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Durham University

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Publication details for Professor Antony Long

Barlow, N.L.M., Long, A.J., Saher, M.H., Gehrels, W.R., Garnett, M.H. & Scaife, R.G. (2014). Salt-marsh reconstructions of relative sea-level change in the North Atlantic during the last 2000 years. Quaternary Science Reviews 99: 1-16.

Author(s) from Durham

Abstract

Sea-level changes record changes in the mass balance of ice sheets and mountain glaciers, as well as dynamic ocean-atmosphere processes. Unravelling the contribution of each of these mechanisms on late Holocene timescales ideally requires observations from a number of sites on several coasts within one or more oceans. We present the first 2000 year-long continuous salt marsh-based reconstructions of relative sea-level (RSL) change from the eastern North Atlantic and uniquely from a slowly uplifting coastline. We develop three RSL histories from two sites in north west Scotland to test for regional changes in sea-level tendency (a positive tendency indicating an increase in the proximity of marine conditions and a negative tendency the reverse), whilst at the same time highlighting methodological issues, including the problems of dataset noise when applying transfer functions to fossil salt-marsh sequences. The records show that RSL has been stable (±0.4 m) during the last two millennia, and that the regional sea-level tendency has been negative throughout most of the record lengths. A recent switch in the biostratigraphy of all three records, indicating a regional positive tendency, means we cannot reject the hypothesis of a 20th century sea-level acceleration occurring in north west Scotland that must have exceeded the rate of background RSL fall (-0.4 mm yr-1), but this signal appears muted and later than recorded from the western North Atlantic.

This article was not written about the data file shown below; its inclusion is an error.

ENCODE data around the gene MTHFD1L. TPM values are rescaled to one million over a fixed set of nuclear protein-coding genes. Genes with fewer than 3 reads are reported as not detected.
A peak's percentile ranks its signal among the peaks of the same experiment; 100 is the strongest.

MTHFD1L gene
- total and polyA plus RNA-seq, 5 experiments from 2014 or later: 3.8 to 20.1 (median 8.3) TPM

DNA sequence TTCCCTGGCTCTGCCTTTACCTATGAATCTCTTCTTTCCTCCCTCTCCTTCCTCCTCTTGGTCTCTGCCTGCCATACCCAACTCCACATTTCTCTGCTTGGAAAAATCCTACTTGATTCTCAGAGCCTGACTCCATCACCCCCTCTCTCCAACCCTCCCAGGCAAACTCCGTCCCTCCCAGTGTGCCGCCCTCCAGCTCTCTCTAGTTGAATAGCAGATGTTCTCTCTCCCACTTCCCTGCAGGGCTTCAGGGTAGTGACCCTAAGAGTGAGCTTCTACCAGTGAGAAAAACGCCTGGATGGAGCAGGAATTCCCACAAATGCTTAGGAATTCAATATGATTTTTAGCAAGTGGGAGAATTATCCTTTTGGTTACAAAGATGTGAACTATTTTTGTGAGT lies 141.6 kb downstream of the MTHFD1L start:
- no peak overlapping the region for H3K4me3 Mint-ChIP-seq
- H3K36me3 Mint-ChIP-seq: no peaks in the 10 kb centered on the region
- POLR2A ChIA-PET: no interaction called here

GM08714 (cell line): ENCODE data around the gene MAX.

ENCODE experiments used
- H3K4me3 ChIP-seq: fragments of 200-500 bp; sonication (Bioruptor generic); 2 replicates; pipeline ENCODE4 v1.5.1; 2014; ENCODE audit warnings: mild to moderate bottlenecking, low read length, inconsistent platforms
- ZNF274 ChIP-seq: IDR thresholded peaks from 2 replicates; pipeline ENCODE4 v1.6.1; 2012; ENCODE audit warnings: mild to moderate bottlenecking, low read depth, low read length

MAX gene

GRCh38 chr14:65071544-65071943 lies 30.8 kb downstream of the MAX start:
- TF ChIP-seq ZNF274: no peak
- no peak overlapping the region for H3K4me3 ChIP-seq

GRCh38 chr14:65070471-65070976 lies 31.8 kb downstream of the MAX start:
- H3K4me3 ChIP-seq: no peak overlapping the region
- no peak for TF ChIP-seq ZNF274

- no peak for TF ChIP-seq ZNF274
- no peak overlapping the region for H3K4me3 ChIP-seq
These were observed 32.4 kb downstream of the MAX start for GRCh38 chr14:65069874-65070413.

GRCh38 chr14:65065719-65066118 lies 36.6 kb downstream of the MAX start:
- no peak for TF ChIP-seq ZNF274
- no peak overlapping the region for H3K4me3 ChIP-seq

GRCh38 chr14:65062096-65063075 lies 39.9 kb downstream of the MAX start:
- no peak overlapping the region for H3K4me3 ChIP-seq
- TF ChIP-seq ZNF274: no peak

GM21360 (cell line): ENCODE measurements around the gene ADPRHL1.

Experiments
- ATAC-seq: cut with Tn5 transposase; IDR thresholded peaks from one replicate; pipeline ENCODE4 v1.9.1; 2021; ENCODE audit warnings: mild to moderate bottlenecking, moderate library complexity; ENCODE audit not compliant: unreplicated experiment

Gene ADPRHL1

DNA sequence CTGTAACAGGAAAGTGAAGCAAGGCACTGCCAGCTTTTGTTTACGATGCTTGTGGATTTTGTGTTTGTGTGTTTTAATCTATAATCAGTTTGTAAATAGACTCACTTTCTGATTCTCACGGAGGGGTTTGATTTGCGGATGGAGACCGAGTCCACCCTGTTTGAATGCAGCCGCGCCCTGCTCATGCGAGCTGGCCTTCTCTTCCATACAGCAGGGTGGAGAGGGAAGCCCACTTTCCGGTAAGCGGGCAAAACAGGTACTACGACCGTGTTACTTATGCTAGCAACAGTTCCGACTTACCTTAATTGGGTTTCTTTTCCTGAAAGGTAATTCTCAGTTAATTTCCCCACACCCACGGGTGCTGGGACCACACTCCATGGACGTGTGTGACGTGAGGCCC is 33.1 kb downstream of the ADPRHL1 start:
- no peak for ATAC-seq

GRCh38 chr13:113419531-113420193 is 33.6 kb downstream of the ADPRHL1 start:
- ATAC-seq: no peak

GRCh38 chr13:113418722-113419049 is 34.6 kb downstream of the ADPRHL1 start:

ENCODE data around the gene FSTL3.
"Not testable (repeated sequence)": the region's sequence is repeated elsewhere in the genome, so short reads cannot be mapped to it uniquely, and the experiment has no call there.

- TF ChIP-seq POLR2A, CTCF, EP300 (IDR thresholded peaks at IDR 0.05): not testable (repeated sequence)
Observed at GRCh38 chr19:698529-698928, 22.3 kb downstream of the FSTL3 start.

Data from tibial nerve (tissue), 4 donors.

Notes

The Scottish RSL data can be downloaded from:
http://www.dur.ac.uk/resources/profiles/4681/RSL_data_Barlow_et_al_2014_QSR.xlsx